The Algarve is an exceptionally pretty region, truly blessed by mother nature. And it is easily accesible from Lisbon. If you want to have the fantastic beaches, breathtaking cliff lines and picturesque little village all to yourself, you should visit the Portuguese region in the off-season.
My suggestion: Go in spring!
Spring will show you the Algarve in a whole new light. And if you’re from the Northern hemisphere, you can advance your own spring by 4-6 weeks. Another big point for visiting in spring: The almond blossoms!
And here they come, My Algarve Highlights:
Many people only ever visit the Eastern part of the Algarve. They all miss out on the really exciting and wild landscape in the West! The coast drops even steeper here and the sea is a lot rougher. Altogether, there seems to be a different rhythm here: Slower. Arrifana is a stunning, crescent-shaped bay between high cliffs, popular among surfers, very pretty to look at. There is not a single big hotel here. Instead, you’ll find small, cozy houses which have been built into the slope. Some of these are traditional Portuguese fisherman’s houses. Many houses are for rent on a daily basis. I can recommend the so-called ‘Dream View House’ which lives up to its name. Get in touch with friendly Stefan for more information.
Alternatively, you can find a place to stay inside the village. The youth hostel, for example, is a nice modern building with a pool.
Another suggestion for Arrifana: If you walk all the way to the Southern end of the beach, you will find a small path up to the rocks. On the top, there is a road back to the village. Great hike!
Getting there: It is easy to get to Aljezur from Lagos. From there, it’s another 9 kilometers to Arrifana. Buses only run on weekdays, trains do not exist. Hitchhiking proofed to be quite easy. But you’re probably best off with a rental car.
Lagos is a pretty town that has almost everything: restaurants, bars, beaches and a picturesque old town. Locals told us that you better stay away in high season as Lagos is THE party town on the Algarve. In off-season, however, it is nothing but nice here! And if you are desperately looking for a party, you’ll also find it in off-season.
In the Old Town, you can wander on the tracks of Romans and Moors and there are also lots of spots reminding the visitor of the times when Portugal was still an important naval power. But even if you are less into history, it will be hard to resist the charm of the little town.
After hiking through the Old Town, slurping a Galao (milk coffee) here and there and feasting on a few Empanadas de peixe (a samosa-like Portuguese delight filled with fish), you should walk a little further towards Lagos’ stunning beaches and coves. It is best to start near the harbor and then slowly work your way Southwest. The first beach after the old fort is spectacular already. Rocks, caves and finest sand!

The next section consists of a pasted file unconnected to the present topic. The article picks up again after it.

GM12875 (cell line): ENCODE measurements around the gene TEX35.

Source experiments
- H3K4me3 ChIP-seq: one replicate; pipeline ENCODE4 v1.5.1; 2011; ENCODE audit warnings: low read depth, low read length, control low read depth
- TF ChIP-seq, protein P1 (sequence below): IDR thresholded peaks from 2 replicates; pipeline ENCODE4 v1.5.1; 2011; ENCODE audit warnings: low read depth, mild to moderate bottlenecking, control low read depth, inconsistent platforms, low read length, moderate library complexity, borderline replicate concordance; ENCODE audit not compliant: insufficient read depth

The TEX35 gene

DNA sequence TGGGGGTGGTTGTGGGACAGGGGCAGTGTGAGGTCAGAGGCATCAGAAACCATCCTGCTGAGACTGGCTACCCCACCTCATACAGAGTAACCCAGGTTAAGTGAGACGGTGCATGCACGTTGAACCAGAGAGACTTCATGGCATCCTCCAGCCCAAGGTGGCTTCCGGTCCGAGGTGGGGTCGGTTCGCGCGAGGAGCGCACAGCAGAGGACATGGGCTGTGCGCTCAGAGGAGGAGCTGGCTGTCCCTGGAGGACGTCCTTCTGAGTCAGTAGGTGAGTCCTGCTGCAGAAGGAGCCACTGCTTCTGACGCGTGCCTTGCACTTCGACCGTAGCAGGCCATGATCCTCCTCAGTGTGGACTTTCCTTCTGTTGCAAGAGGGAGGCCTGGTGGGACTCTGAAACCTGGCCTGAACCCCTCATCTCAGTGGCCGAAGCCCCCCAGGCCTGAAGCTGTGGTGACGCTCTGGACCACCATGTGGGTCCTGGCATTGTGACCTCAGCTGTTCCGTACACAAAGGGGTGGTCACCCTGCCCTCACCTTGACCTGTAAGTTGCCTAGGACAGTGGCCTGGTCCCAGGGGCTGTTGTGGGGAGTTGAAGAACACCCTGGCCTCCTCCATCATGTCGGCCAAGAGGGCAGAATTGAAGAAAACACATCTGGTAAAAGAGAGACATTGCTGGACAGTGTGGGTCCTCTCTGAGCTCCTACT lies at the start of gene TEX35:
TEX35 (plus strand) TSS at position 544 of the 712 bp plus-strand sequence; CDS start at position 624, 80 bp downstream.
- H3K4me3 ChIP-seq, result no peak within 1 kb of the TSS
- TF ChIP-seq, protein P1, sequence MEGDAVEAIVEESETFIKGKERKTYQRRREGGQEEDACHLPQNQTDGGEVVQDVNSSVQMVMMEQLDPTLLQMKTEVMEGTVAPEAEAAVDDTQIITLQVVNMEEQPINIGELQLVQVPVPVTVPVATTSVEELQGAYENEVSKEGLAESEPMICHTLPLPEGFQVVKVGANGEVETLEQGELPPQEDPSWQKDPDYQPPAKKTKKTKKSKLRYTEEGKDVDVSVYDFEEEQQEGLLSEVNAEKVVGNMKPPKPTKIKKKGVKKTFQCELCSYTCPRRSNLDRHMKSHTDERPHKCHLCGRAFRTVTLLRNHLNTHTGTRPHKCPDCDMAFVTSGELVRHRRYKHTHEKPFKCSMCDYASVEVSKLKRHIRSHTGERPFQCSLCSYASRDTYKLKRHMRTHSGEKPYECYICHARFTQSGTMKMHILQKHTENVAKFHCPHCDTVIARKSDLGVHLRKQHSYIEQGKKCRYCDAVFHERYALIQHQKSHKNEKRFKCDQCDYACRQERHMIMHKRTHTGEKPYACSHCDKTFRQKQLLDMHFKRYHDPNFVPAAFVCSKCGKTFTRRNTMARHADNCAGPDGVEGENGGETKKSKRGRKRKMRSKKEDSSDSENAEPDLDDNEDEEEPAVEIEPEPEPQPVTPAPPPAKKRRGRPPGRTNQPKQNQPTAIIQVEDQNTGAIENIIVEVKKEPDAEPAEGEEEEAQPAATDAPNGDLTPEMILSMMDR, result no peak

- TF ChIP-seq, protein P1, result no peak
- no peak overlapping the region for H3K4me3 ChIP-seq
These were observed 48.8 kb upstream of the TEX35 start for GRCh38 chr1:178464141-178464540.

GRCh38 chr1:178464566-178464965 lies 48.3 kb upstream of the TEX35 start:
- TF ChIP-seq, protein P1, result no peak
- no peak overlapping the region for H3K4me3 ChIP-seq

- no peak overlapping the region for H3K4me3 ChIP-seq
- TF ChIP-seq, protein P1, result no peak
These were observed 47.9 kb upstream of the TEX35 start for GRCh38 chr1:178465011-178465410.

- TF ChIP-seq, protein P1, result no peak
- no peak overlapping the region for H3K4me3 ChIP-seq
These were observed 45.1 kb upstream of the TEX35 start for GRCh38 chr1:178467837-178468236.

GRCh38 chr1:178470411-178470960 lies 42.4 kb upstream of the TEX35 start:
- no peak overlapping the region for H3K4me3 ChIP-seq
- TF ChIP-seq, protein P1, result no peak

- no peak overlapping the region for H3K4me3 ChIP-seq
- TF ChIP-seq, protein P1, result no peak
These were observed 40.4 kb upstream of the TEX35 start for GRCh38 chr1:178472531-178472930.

And then there is beach after beach, you can go on like this for hours if you like. It is possible to walk all the way to the pretty little lighthouse along small footpaths (or, alternatively, along the main road). On the way, do not miss Praia de Dona Ana, elected world’s prettiest beach by Condé Nast a few years ago!
Lagos has a lot to offer at nighttime also, even in off-season. First, you should go eat. It is rustic and very tasty. In the pedestrian area there are several options for this. I highly recommend S. Goncalo where the food is affordable but amazing, and the owners are very lovely. After dinner you can just stay in this corner of Lagos as this is where several bars lure visitors with drink specials and live music.
In Lagos, you can also book tours to grottos, caves and even dolphins.
How better could you enjoy the Algarve than on foot?! The hiking trail Via Algarviana enables you to walk through pretty much the whole region. There are signposted paths of more than 300 kilometers. Instead, you can just focus on parts of the trail. We walked from Lagos to Aljezur which was quite strenuous due to our big backpacks and the many hills, but offered stunning views of the area. Long stretches of the trail lead over quiet dirtroads, surrounded by untouched nature. At the side of the path you will find the blossoming almond trees.
Standing at the westernmost point of Europe is reason enough to come to Sagres!
Additionally, Sagres is one of the best spots to see the sun set, shedding a tender orange light onto the already picturesque rocks. Have you ever heard people applaud after a sunset? Well, here this happens quite often. But honestly: Not when I was there. If you want to see the inside of the fort, make sure you get here before 5PM when they close.
Sagres is a cosy little town, full of nice bars, restaurants and surf shops. Not far from the town, you find stunning Martinhal Beach.
Tavira and surroundings
Tavira itself is a pretty town built along the estuary of a river and featuring some beautiful buildings. But the really exciting thing here is the beach that sits on some kind of island here all the way until Faro. In many spots, it can only be reached with a ferry. The whole region is a protected nature reserve.
Barril, about 15 minutes from Tavira, is highly recommended. In order to get to this amazing beach, you take a small train. Alternatively, you can hike.